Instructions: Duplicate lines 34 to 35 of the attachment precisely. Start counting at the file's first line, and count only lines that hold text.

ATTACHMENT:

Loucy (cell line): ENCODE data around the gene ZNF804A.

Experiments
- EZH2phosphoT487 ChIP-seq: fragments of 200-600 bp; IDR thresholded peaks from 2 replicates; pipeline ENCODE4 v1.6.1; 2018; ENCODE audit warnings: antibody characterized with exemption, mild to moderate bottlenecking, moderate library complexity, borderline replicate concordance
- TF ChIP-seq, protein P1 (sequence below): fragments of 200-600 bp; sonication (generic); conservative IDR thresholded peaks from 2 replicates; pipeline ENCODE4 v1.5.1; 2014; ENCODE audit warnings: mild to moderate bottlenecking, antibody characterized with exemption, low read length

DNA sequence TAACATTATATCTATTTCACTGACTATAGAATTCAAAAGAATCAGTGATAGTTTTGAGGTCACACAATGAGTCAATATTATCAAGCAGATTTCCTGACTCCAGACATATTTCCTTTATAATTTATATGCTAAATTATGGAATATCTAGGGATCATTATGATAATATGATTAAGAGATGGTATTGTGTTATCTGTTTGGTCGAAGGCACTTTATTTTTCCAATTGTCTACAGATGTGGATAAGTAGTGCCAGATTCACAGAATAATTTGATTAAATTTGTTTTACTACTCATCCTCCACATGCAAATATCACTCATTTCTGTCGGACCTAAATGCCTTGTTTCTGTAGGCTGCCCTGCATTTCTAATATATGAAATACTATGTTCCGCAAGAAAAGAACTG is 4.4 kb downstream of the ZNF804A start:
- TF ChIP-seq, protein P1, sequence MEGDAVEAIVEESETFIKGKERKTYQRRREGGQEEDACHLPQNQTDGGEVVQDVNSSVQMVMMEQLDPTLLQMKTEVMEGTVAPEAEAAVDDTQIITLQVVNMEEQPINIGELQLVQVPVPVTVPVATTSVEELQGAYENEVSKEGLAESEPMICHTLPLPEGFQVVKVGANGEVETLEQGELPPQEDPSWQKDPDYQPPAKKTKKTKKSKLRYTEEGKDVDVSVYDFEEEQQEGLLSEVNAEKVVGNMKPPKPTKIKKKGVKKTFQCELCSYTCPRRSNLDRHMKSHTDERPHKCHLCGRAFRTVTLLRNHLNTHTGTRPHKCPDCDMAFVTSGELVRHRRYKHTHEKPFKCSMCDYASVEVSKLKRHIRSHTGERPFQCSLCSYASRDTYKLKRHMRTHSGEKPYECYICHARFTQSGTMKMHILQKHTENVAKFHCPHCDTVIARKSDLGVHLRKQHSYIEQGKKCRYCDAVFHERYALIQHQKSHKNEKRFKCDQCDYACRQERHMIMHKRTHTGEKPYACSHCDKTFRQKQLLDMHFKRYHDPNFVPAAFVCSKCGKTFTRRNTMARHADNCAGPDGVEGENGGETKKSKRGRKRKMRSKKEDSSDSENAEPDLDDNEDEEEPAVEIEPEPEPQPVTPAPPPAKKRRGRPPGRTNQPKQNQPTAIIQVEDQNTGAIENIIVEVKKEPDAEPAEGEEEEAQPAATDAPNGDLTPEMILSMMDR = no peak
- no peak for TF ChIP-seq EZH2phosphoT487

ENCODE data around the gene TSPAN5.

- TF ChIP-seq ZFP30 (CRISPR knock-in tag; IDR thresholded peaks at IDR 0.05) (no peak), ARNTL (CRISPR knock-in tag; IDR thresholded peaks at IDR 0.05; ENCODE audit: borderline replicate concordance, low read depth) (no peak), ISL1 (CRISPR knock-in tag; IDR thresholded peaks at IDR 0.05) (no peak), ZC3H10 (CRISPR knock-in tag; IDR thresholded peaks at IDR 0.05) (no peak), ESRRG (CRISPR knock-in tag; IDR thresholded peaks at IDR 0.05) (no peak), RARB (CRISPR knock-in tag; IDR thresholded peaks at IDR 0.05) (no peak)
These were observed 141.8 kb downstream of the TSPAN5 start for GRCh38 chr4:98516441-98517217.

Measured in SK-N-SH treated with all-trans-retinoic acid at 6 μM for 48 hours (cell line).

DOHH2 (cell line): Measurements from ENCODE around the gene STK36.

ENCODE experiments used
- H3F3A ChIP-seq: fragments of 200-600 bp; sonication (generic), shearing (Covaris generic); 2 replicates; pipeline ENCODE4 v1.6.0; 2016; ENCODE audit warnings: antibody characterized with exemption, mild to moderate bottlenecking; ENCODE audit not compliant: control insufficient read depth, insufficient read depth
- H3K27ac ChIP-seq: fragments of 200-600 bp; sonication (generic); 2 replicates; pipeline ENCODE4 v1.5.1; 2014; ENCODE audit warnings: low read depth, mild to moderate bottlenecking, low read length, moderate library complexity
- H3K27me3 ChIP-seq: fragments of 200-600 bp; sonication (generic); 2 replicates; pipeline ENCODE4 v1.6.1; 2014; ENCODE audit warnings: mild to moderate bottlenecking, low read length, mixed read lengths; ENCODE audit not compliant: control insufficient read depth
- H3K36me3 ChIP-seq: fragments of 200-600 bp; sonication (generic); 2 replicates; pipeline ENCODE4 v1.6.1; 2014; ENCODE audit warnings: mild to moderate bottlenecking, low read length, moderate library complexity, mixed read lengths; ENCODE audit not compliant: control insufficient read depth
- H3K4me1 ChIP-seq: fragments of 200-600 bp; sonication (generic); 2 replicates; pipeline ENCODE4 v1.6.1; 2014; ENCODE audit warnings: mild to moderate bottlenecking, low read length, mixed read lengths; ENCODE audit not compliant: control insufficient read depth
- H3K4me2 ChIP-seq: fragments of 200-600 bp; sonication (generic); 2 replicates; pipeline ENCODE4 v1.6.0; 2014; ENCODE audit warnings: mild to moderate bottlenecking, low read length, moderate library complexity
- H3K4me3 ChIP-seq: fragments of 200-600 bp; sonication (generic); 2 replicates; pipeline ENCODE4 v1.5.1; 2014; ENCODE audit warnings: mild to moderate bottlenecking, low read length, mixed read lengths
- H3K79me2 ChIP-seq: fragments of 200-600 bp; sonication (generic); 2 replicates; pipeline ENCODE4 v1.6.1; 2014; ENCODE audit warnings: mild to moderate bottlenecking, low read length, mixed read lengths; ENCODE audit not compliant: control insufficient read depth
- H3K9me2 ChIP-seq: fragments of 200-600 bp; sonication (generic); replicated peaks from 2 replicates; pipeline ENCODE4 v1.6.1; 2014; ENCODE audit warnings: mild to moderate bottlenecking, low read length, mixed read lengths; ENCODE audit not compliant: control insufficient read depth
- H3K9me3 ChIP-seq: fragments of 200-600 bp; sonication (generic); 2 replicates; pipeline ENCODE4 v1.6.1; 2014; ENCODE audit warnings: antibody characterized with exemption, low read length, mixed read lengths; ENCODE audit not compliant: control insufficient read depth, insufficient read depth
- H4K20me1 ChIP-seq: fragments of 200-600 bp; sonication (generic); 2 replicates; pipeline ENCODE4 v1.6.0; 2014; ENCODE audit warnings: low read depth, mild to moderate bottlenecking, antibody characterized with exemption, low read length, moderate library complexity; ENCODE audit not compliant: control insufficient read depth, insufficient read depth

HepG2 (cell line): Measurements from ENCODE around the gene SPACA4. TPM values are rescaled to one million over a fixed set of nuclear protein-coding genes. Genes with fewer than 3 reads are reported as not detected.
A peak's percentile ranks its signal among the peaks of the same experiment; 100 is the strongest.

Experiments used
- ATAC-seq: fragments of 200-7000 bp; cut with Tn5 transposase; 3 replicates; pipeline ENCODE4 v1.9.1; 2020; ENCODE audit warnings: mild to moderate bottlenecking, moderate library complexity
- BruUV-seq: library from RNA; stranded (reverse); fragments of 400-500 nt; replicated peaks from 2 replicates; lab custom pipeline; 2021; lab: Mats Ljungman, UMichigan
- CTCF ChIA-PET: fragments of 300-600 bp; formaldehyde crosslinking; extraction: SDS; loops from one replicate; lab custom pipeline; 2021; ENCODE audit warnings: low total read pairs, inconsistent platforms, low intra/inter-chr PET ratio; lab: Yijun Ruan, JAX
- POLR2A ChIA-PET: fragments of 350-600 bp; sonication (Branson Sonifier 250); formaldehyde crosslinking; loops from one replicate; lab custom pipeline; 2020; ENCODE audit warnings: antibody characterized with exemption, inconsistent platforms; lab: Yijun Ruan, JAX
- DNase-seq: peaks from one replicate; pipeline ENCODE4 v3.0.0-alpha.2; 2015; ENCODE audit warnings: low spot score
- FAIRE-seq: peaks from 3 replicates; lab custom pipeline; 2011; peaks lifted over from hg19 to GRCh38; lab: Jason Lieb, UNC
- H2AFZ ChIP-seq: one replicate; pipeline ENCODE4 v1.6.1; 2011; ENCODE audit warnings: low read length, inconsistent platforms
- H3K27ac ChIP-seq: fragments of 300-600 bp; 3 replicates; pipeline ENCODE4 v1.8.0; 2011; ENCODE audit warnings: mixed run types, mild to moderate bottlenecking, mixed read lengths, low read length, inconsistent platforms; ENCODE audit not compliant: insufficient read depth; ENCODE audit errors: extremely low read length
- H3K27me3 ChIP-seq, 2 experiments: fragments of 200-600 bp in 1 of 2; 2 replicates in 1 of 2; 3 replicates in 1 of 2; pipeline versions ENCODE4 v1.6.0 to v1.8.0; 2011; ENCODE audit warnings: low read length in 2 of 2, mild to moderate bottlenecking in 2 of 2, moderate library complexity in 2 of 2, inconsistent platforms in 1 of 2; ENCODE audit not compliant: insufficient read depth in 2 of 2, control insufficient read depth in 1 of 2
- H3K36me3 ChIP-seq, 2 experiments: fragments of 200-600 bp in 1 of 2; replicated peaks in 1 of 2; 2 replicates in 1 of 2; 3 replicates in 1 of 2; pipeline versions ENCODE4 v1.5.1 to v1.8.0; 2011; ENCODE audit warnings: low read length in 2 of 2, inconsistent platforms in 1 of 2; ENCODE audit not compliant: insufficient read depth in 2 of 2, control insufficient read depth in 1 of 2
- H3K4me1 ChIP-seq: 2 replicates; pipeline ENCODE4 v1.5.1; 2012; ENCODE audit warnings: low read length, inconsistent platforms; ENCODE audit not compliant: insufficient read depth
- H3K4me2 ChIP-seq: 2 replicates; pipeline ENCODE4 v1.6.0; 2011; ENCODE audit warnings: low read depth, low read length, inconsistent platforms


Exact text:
- H2AFZ ChIP-seq: one replicate; pipeline ENCODE4 v1.6.1; 2011; ENCODE audit warnings: low read length, inconsistent platforms
- H3K27ac ChIP-seq: fragments of 300-600 bp; 3 replicates; pipeline ENCODE4 v1.8.0; 2011; ENCODE audit warnings: mixed run types, mild to moderate bottlenecking, mixed read lengths, low read length, inconsistent platforms; ENCODE audit not compliant: insufficient read depth; ENCODE audit errors: extremely low read length